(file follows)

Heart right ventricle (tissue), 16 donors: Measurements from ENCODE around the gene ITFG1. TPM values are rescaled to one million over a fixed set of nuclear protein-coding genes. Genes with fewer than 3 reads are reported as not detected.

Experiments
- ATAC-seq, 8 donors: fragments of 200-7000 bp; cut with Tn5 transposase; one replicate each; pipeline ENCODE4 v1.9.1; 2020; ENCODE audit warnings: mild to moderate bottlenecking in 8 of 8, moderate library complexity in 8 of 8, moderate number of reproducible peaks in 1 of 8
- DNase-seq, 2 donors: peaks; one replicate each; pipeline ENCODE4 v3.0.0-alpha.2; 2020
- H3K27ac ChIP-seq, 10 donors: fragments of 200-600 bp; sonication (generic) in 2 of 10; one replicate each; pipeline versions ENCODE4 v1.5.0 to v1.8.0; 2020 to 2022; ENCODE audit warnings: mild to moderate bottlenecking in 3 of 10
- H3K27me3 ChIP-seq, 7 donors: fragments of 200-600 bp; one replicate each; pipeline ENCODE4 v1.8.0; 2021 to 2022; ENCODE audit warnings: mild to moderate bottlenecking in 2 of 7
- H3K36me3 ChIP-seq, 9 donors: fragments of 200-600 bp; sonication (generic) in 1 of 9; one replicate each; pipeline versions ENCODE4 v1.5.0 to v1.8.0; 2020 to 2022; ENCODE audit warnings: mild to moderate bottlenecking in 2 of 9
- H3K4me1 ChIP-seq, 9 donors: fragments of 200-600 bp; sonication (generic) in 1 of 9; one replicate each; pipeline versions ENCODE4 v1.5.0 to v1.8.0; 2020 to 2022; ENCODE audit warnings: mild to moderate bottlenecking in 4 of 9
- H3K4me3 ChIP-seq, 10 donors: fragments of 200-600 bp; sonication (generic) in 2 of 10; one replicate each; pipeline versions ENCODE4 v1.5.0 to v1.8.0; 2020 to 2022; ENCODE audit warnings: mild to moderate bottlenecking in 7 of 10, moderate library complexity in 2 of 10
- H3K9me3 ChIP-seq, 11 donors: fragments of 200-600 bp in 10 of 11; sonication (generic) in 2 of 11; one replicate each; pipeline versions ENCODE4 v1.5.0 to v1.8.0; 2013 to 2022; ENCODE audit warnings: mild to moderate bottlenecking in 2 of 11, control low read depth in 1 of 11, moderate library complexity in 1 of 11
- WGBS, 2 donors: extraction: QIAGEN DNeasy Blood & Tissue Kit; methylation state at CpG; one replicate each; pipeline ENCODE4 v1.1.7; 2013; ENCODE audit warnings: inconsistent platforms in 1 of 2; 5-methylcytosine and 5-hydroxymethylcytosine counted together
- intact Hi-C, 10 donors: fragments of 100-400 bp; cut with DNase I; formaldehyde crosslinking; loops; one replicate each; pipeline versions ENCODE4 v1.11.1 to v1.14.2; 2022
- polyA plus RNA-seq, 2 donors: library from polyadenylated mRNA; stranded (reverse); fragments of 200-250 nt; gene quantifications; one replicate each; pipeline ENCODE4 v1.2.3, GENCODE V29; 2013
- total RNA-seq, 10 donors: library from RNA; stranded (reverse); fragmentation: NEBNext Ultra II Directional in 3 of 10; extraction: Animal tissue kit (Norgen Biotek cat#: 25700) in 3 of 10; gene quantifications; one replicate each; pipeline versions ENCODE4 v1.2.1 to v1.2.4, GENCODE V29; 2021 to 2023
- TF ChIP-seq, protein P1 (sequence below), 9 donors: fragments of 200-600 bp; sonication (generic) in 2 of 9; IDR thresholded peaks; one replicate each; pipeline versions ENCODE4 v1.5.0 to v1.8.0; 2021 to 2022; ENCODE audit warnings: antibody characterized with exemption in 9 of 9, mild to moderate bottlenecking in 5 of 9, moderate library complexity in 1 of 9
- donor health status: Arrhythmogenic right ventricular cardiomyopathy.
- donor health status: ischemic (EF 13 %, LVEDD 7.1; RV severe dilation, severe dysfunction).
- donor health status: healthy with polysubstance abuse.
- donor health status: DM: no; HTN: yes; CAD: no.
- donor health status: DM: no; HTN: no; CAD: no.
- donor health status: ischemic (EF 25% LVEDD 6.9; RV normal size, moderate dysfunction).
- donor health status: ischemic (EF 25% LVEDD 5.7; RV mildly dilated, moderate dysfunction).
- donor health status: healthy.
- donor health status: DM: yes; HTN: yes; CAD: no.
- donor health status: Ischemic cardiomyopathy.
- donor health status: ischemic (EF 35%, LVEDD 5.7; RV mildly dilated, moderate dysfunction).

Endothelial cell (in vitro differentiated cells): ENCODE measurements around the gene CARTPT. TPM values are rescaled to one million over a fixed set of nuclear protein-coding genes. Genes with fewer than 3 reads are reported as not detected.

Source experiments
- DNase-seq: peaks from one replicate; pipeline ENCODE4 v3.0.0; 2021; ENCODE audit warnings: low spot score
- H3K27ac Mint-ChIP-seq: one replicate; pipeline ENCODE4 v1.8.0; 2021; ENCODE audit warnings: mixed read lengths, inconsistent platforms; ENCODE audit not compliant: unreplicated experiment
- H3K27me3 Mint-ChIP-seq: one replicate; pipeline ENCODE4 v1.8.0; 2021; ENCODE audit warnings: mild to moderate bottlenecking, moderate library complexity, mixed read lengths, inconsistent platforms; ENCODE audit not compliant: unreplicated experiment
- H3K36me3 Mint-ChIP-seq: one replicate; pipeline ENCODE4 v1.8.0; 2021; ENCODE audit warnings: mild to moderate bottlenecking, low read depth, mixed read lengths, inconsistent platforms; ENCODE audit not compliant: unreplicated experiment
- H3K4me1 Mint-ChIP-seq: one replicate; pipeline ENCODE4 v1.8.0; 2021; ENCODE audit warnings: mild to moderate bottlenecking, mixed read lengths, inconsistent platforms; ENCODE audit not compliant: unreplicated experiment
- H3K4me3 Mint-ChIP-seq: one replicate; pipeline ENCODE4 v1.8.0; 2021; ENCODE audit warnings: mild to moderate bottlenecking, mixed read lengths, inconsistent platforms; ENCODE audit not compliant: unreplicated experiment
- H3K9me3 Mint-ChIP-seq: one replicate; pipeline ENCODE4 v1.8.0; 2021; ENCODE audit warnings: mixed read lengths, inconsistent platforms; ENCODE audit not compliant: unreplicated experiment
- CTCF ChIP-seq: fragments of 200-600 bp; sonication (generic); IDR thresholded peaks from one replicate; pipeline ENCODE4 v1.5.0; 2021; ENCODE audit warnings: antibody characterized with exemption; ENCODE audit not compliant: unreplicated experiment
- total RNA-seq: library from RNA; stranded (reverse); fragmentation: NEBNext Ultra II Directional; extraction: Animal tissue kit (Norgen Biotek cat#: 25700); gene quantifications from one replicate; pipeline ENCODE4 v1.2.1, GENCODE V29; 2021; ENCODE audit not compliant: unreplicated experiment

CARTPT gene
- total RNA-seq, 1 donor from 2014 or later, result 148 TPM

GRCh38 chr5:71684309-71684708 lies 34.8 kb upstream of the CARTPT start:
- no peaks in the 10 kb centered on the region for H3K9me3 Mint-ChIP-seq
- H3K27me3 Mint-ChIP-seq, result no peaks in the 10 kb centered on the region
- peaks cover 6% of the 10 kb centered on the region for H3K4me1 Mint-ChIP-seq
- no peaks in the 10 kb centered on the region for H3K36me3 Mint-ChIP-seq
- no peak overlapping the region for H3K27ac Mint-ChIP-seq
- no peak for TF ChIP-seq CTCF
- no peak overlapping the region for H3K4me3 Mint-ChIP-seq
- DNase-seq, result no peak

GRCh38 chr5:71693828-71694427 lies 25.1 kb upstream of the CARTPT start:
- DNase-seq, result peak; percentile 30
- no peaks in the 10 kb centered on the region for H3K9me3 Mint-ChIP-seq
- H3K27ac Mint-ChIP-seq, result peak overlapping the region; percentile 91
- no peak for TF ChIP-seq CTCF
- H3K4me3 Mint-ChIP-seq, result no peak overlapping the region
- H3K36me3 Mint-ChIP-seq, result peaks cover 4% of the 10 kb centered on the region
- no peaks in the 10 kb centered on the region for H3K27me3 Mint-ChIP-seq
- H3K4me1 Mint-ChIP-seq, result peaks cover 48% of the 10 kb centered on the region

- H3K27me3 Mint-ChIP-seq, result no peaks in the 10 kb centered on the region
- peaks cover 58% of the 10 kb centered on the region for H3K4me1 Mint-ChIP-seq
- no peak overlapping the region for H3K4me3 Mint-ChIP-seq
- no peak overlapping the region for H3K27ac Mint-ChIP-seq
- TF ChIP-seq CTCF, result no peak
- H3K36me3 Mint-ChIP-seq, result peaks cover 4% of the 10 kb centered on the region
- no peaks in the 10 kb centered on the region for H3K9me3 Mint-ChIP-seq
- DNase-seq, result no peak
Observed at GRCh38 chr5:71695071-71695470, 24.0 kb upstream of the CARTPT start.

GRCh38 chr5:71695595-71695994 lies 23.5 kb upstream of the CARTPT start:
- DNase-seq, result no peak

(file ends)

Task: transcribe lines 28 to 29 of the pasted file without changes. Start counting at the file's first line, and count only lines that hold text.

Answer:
Source experiments
- DNase-seq: peaks from one replicate; pipeline ENCODE4 v3.0.0; 2021; ENCODE audit warnings: low spot score